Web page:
|This article does not cite any sources. (December 2006) (Learn how and when to remove this template message)|
Jatagan Mala was located some 5 kilometers south of downtown Belgrade, east of the Sava river, on the northern slopes of Topčidersko Brdo. It occupied roughly the area between present neighborhoods of Mostar and Prokop. The name of the neighborhood comes from Turkish words yatagan and mahalle, meaning "sword neighborhood".
Efforts to demolish Jatagan Mala, which was a typical shanty town, began prior to the World War II. In 1938, it had 5,000 inhabitants, and the major section of the settlement, between modern interchanges of Autokomanda and Mostar, was demolished that year. City administration constructed “Worker’s colony”, a barracks settlement in the Severni bulevar street, in the neighborhood of Zvezdara, to relocate settlers of Jatagan Mala, but the outbreak of the war put the project on hold.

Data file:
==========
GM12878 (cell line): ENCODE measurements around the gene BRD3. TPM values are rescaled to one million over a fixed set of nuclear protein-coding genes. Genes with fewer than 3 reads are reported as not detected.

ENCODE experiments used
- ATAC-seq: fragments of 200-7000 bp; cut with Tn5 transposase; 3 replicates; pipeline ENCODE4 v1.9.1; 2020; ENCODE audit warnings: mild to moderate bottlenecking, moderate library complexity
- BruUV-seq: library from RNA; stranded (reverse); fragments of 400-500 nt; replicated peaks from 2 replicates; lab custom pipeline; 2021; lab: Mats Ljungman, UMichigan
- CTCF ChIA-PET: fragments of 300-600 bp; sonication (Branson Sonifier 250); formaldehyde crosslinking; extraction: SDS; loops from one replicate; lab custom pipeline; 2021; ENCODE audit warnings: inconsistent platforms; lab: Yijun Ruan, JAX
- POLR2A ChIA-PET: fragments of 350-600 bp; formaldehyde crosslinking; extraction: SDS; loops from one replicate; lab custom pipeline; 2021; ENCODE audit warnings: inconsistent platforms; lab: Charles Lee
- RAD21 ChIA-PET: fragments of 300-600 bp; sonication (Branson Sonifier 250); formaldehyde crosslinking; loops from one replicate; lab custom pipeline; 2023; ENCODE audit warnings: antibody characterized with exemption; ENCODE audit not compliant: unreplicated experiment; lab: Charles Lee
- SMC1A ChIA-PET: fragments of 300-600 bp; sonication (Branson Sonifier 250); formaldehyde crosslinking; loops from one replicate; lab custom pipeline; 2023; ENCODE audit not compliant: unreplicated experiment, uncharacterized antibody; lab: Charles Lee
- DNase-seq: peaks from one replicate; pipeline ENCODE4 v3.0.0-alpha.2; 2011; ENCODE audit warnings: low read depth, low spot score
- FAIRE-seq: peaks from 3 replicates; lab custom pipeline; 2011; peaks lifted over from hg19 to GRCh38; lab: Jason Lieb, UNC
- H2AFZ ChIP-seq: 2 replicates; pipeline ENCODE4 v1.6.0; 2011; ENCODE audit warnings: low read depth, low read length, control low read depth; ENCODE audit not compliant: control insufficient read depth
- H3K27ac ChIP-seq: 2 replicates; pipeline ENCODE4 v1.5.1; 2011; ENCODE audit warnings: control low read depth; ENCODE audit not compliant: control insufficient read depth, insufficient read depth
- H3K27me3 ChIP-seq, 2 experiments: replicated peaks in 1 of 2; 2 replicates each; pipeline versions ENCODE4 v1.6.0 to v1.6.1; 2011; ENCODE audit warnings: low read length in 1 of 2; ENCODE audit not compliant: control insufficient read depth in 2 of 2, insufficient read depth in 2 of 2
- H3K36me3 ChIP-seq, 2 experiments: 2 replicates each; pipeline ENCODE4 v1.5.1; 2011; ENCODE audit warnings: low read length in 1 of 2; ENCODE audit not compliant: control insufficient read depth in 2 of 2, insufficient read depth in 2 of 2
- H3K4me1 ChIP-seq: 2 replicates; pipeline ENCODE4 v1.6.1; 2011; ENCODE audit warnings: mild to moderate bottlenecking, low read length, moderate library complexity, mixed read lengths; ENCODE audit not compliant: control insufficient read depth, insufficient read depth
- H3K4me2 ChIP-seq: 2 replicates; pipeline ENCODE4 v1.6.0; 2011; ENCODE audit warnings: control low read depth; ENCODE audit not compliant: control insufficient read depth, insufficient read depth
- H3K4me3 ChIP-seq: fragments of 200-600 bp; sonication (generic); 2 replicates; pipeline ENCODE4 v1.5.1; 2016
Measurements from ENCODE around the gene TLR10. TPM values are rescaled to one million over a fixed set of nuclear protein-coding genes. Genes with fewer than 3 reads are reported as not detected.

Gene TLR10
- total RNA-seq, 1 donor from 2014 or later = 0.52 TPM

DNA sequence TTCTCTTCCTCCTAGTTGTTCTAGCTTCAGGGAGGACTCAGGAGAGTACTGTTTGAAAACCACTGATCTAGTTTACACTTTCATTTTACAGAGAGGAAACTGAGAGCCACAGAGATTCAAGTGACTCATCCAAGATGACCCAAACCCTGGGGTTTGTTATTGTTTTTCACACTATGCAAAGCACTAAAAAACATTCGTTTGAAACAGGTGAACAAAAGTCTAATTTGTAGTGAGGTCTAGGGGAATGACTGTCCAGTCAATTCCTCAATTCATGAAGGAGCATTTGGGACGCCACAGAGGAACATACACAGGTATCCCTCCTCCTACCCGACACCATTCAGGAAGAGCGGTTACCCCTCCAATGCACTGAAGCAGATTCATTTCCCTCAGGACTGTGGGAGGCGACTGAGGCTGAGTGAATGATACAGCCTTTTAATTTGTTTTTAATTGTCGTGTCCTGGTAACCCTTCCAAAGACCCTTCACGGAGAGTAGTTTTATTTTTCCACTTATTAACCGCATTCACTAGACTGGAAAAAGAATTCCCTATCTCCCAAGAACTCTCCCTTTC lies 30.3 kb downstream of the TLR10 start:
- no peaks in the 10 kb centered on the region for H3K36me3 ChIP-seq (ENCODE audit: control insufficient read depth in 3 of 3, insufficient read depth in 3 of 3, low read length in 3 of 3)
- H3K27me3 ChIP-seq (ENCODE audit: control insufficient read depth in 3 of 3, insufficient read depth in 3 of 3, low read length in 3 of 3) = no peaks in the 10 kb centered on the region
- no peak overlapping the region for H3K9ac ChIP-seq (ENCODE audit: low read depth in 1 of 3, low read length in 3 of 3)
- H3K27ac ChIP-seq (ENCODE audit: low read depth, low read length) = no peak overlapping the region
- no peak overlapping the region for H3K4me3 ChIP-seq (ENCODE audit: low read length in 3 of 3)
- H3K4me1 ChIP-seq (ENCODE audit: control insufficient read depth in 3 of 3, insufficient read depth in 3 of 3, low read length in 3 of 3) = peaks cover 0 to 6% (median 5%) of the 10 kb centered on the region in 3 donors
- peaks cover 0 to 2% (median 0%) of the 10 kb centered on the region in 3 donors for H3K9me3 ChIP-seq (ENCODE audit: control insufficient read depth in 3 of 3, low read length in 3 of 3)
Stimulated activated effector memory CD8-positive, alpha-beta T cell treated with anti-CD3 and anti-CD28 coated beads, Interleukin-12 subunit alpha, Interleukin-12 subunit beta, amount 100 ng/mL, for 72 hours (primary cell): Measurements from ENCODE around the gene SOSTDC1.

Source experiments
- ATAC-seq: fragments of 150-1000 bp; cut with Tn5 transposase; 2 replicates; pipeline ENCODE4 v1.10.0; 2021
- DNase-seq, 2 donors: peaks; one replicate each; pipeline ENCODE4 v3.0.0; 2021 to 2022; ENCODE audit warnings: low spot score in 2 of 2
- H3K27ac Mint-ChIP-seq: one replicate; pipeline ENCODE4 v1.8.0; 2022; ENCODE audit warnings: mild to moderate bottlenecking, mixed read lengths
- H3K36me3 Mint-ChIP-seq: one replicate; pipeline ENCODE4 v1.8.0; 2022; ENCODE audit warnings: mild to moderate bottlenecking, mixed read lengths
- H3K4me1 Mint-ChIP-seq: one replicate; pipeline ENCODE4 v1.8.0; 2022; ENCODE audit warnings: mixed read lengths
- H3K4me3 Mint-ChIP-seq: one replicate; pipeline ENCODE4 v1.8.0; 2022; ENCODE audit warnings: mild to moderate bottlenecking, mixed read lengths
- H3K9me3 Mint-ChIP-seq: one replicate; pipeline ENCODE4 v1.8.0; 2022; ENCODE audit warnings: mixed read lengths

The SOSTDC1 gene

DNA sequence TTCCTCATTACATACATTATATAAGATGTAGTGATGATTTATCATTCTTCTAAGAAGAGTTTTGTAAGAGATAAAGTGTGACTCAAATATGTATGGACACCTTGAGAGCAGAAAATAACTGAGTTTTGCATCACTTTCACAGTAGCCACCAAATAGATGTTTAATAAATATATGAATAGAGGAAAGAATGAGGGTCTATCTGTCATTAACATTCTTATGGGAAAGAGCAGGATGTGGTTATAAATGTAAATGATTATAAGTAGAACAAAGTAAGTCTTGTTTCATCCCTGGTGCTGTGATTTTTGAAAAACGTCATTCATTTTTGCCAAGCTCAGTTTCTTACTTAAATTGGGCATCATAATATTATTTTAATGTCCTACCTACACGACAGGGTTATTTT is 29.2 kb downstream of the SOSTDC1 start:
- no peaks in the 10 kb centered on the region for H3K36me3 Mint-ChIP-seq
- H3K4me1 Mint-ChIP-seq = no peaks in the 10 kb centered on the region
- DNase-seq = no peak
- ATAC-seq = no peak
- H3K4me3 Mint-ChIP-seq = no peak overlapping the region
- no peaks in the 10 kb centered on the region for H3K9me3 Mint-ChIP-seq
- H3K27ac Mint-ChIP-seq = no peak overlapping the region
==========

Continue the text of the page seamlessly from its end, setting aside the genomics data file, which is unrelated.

When construction of the new highway through Belgrade began in 1960s, population of Jatagan Mala was dislocated into the newly constructed residential blocks of Novi Beograd across the Sava and the neighborhood was demolished to make way for the interchange of Mostar and the future (though still not completely finished) central railway station of Belgrade, Prokop.
It was a poor, neglected neighborhood inhabited by the Romani people and by today's standards it would probably be classified as an informal settlement. Ironically, it bordered two wealthiest neighborhoods of Belgrade, Senjak and Dedinje.
The case of Jatagan Mala is today often cited as a successful way of handling informal settlements problems (regarding today existing similar settlements like Kartonsko naselje, Deponija, etc.), but no proper study was ever made how fully the Romani population was really integrated.
- "Novi Beograd se zida", Politika (in Serbian), 1938
|This Belgrade District, Serbia location article is a stub. You can help Wikipedia by expanding it.|